There are several ways that picture books can be connected to phonemic awareness instruction. Rhyming books (Julia Donaldson books are a personal favourite) and books that focus on alliteration and assonance are a great place to start. Stories with phoneme manipulation (i.e., deletion, addition, substitution) provide children with opportunities to hear and play with the sounds in words in ways that are silly and engaging.  Selecting words for various activities from favourite classroom read-alouds is also a good way to ground phonemic awareness instruction.

Books with Alliteration & Assonance

Many Marvelous Monsters – Ed Neck

Some Smug Slug – Pamela Duncan Edwards

A Little Book of Alliterations – Felix Arthur and Jenny Capon

Faint Frogs Feeling Feverish and Other Terrifically Tantalizing Tongue Twisters – Lilian Obligato

Moses Supposes His Toeses Are Roses – Nancy Patz

Books with Phoneme Manipulation

The Hungry Thing (also The Hungry Thing Returns & The Hungry Thing Goes to a Restaurant) - Jan Slepian and Ann Seidler

Cock-a-Doodle-Moo – Bernard Most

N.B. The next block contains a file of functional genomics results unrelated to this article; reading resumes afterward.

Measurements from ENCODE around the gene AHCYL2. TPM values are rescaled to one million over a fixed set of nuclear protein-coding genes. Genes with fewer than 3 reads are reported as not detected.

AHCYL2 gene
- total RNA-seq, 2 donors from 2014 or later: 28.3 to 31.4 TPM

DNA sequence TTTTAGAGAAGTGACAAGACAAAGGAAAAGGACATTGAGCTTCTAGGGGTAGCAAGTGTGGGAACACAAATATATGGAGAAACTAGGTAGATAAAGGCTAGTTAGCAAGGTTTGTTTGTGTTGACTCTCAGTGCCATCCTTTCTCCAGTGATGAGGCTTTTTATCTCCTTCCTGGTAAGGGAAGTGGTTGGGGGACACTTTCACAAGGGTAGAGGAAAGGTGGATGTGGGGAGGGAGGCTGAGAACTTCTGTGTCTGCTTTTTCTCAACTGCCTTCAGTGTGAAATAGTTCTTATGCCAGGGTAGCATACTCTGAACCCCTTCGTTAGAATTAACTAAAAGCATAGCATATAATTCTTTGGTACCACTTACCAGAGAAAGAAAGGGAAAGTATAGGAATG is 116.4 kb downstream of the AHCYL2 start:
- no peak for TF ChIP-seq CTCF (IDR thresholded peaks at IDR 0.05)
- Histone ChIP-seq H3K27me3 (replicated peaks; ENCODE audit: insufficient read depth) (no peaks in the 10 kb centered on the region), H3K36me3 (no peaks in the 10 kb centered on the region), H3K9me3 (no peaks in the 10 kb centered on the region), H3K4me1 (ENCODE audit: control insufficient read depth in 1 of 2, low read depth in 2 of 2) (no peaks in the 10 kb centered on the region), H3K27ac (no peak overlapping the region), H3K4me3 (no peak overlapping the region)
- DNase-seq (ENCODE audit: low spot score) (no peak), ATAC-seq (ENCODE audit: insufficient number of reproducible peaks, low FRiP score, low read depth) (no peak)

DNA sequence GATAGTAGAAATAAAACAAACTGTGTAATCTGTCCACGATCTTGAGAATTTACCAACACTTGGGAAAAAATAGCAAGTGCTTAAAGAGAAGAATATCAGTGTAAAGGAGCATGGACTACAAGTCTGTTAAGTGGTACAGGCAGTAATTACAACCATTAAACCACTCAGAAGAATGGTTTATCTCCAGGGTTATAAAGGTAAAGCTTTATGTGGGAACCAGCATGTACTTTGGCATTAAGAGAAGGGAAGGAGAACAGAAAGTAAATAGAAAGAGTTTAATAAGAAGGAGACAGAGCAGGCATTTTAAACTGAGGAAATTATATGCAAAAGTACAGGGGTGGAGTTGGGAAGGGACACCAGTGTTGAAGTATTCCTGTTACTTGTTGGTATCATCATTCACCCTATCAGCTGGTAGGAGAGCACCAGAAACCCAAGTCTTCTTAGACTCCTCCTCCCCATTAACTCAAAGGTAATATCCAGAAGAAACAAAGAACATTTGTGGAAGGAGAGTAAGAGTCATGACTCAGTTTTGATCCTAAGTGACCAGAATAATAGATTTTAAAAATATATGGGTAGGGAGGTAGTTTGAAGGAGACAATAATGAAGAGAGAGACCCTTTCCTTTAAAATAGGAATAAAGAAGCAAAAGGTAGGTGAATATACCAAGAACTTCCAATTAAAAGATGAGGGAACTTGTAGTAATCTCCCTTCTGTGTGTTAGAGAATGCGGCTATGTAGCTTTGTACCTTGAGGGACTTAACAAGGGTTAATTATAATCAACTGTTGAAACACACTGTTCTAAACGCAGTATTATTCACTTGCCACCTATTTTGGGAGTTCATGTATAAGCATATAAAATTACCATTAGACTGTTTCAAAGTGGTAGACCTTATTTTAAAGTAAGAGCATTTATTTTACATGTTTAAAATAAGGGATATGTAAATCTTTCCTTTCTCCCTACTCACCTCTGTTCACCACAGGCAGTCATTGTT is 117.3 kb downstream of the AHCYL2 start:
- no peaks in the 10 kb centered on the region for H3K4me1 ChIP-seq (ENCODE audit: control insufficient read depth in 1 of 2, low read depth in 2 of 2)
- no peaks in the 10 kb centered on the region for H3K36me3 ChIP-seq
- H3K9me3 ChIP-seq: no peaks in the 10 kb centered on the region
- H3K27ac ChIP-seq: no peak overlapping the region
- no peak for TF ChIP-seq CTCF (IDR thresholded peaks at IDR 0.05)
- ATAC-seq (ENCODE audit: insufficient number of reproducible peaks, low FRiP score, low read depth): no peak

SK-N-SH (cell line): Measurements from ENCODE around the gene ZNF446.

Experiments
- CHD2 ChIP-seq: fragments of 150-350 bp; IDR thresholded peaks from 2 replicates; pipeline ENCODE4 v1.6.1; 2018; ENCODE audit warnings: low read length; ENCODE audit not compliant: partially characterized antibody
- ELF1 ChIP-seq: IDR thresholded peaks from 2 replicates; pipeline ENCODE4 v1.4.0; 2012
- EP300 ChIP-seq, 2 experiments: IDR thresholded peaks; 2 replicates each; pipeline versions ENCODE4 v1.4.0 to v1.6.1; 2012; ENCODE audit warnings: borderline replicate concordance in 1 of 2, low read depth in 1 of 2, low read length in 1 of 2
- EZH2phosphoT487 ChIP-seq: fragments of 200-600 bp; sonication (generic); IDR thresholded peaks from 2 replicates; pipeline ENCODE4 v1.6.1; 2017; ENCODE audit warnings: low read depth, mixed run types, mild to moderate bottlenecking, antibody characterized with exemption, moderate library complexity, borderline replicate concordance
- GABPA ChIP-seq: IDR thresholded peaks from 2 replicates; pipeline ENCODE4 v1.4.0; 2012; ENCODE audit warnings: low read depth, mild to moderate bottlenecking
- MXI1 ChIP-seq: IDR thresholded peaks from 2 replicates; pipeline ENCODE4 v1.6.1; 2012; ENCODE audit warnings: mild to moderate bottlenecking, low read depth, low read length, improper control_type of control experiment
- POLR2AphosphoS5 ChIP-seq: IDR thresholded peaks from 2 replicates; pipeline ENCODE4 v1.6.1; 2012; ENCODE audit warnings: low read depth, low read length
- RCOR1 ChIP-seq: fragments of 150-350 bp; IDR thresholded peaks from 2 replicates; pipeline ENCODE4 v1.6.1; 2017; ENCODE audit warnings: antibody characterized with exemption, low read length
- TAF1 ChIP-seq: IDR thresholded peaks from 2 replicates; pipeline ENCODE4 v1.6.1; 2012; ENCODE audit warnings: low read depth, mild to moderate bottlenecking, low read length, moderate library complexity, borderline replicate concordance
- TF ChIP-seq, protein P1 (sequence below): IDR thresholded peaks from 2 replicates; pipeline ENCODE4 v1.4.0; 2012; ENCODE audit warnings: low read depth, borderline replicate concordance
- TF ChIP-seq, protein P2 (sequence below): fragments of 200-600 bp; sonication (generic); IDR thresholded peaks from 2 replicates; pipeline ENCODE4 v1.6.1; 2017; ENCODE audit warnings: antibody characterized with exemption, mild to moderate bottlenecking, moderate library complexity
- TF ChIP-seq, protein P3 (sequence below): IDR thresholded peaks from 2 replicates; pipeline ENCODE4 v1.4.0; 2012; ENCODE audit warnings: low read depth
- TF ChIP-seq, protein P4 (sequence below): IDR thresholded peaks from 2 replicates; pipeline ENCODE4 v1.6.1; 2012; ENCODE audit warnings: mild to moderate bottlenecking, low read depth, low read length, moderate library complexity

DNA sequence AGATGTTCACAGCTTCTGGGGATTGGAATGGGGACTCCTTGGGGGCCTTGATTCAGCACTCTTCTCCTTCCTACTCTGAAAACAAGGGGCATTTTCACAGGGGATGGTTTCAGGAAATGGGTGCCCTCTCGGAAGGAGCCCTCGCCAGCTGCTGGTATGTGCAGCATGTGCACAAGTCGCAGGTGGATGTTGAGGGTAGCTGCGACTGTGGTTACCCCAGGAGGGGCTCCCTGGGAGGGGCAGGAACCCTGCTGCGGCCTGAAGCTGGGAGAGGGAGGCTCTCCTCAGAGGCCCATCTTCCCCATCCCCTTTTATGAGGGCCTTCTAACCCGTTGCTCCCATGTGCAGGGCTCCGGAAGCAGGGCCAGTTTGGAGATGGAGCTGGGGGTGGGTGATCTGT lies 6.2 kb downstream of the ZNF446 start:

Runny Babbit - Shel Silverstein

Trick or Treat – Bill Martin Jr.

If I Had a Paka: Poems in Eleven Languages - Charlotte Pomerantz

There’s a Wocket in my Pocket – Dr. Seuss

Maximize Transition Times

Standing in line, waiting for the morning announcements to start, sitting in the hallway waiting for lice check, teachers can “find” small blocks of time to fill with short activities. Try a few of these to get started.

  • “I’m going to say a word, and when I say “show” (“ready, set, show”) you will hold up your fingers to show me how many phonemes/ sounds are in the word (e.g., cap – 3, box – 4, trap – 4, ship – 3).”
  • “I spy something that has 4 phonemes/ sounds and starts with the sound /m/.”
  • “Touch your /h/ /a/ /n/ /d/.”

Use Online Resources (this one’s for you - COVID 19)

Over the past year, we’ve all had to be resourceful in finding new ways to teach and connect with our students and a silver lining in all of this has perhaps been some of the new tools and resources that have been developed in digital format.  Here are a few favourites:

About the Author

phonological awarenessDr. Jody Chong is an assistant professor at the Jackman Institute of Child Study at The Ontario Institute for Studies in Education (OISE) at the University of Toronto. She is also a Special Education Teacher with the Toronto District School Board. Jody has been a member of the LD@school/TA@l'école Advisory Committee, providing input to support the planning and implementation of the LD@school and TA@l'école projects since 2019.